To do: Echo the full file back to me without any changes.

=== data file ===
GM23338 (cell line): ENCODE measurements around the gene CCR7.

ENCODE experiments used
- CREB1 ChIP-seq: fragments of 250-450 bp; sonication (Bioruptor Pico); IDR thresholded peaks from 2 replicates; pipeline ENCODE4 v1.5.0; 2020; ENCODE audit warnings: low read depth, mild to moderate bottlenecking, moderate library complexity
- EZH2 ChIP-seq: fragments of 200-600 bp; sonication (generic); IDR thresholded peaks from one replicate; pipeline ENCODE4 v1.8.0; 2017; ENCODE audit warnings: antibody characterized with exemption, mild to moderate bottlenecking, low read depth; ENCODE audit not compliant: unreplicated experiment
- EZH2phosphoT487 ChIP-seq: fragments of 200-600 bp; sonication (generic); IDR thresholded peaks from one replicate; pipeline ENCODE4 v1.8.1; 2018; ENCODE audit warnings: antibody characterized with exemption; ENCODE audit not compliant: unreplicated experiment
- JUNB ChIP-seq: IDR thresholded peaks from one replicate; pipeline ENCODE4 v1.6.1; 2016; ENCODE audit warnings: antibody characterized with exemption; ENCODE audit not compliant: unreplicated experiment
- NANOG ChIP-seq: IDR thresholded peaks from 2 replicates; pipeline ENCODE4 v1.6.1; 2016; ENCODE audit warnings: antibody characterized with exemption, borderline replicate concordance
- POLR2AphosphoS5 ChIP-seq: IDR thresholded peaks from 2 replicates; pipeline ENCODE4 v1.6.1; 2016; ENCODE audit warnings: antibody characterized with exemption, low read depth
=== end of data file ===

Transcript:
GM23338 (cell line): ENCODE measurements around the gene CCR7.

ENCODE experiments used
- CREB1 ChIP-seq: fragments of 250-450 bp; sonication (Bioruptor Pico); IDR thresholded peaks from 2 replicates; pipeline ENCODE4 v1.5.0; 2020; ENCODE audit warnings: low read depth, mild to moderate bottlenecking, moderate library complexity
- EZH2 ChIP-seq: fragments of 200-600 bp; sonication (generic); IDR thresholded peaks from one replicate; pipeline ENCODE4 v1.8.0; 2017; ENCODE audit warnings: antibody characterized with exemption, mild to moderate bottlenecking, low read depth; ENCODE audit not compliant: unreplicated experiment
- EZH2phosphoT487 ChIP-seq: fragments of 200-600 bp; sonication (generic); IDR thresholded peaks from one replicate; pipeline ENCODE4 v1.8.1; 2018; ENCODE audit warnings: antibody characterized with exemption; ENCODE audit not compliant: unreplicated experiment
- JUNB ChIP-seq: IDR thresholded peaks from one replicate; pipeline ENCODE4 v1.6.1; 2016; ENCODE audit warnings: antibody characterized with exemption; ENCODE audit not compliant: unreplicated experiment
- NANOG ChIP-seq: IDR thresholded peaks from 2 replicates; pipeline ENCODE4 v1.6.1; 2016; ENCODE audit warnings: antibody characterized with exemption, borderline replicate concordance
- POLR2AphosphoS5 ChIP-seq: IDR thresholded peaks from 2 replicates; pipeline ENCODE4 v1.6.1; 2016; ENCODE audit warnings: antibody characterized with exemption, low read depth